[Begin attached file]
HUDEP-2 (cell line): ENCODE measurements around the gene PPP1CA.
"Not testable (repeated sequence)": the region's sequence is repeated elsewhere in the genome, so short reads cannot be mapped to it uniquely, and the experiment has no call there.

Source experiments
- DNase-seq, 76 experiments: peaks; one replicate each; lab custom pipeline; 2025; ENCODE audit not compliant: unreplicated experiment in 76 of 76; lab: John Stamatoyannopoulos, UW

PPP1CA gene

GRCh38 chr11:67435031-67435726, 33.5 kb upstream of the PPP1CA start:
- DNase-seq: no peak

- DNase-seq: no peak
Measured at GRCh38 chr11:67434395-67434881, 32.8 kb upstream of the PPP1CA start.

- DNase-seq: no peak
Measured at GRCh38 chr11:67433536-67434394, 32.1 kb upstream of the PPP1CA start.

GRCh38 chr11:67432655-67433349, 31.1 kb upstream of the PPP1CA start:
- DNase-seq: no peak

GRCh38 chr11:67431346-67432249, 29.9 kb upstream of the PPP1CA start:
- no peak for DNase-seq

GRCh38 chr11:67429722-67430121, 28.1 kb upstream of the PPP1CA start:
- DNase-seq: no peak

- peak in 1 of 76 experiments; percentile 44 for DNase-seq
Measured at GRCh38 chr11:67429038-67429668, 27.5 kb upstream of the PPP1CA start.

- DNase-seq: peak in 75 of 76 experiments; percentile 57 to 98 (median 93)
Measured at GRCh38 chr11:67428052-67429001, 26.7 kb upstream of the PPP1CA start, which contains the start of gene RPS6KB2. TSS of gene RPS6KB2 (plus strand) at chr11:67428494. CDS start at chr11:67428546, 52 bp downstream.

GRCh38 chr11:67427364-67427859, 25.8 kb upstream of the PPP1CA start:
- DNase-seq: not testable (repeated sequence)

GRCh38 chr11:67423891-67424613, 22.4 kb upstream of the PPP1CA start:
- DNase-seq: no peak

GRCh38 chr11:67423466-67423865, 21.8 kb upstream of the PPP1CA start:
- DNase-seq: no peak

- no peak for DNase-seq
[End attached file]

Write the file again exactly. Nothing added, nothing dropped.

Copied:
HUDEP-2 (cell line): ENCODE measurements around the gene PPP1CA.
"Not testable (repeated sequence)": the region's sequence is repeated elsewhere in the genome, so short reads cannot be mapped to it uniquely, and the experiment has no call there.

Source experiments
- DNase-seq, 76 experiments: peaks; one replicate each; lab custom pipeline; 2025; ENCODE audit not compliant: unreplicated experiment in 76 of 76; lab: John Stamatoyannopoulos, UW

PPP1CA gene

GRCh38 chr11:67435031-67435726, 33.5 kb upstream of the PPP1CA start:
- DNase-seq: no peak

- DNase-seq: no peak
Measured at GRCh38 chr11:67434395-67434881, 32.8 kb upstream of the PPP1CA start.

- DNase-seq: no peak
Measured at GRCh38 chr11:67433536-67434394, 32.1 kb upstream of the PPP1CA start.

GRCh38 chr11:67432655-67433349, 31.1 kb upstream of the PPP1CA start:
- DNase-seq: no peak

GRCh38 chr11:67431346-67432249, 29.9 kb upstream of the PPP1CA start:
- no peak for DNase-seq

GRCh38 chr11:67429722-67430121, 28.1 kb upstream of the PPP1CA start:
- DNase-seq: no peak

- peak in 1 of 76 experiments; percentile 44 for DNase-seq
Measured at GRCh38 chr11:67429038-67429668, 27.5 kb upstream of the PPP1CA start.

- DNase-seq: peak in 75 of 76 experiments; percentile 57 to 98 (median 93)
Measured at GRCh38 chr11:67428052-67429001, 26.7 kb upstream of the PPP1CA start, which contains the start of gene RPS6KB2. TSS of gene RPS6KB2 (plus strand) at chr11:67428494. CDS start at chr11:67428546, 52 bp downstream.

GRCh38 chr11:67427364-67427859, 25.8 kb upstream of the PPP1CA start:
- DNase-seq: not testable (repeated sequence)

GRCh38 chr11:67423891-67424613, 22.4 kb upstream of the PPP1CA start:
- DNase-seq: no peak

GRCh38 chr11:67423466-67423865, 21.8 kb upstream of the PPP1CA start:
- DNase-seq: no peak

- no peak for DNase-seq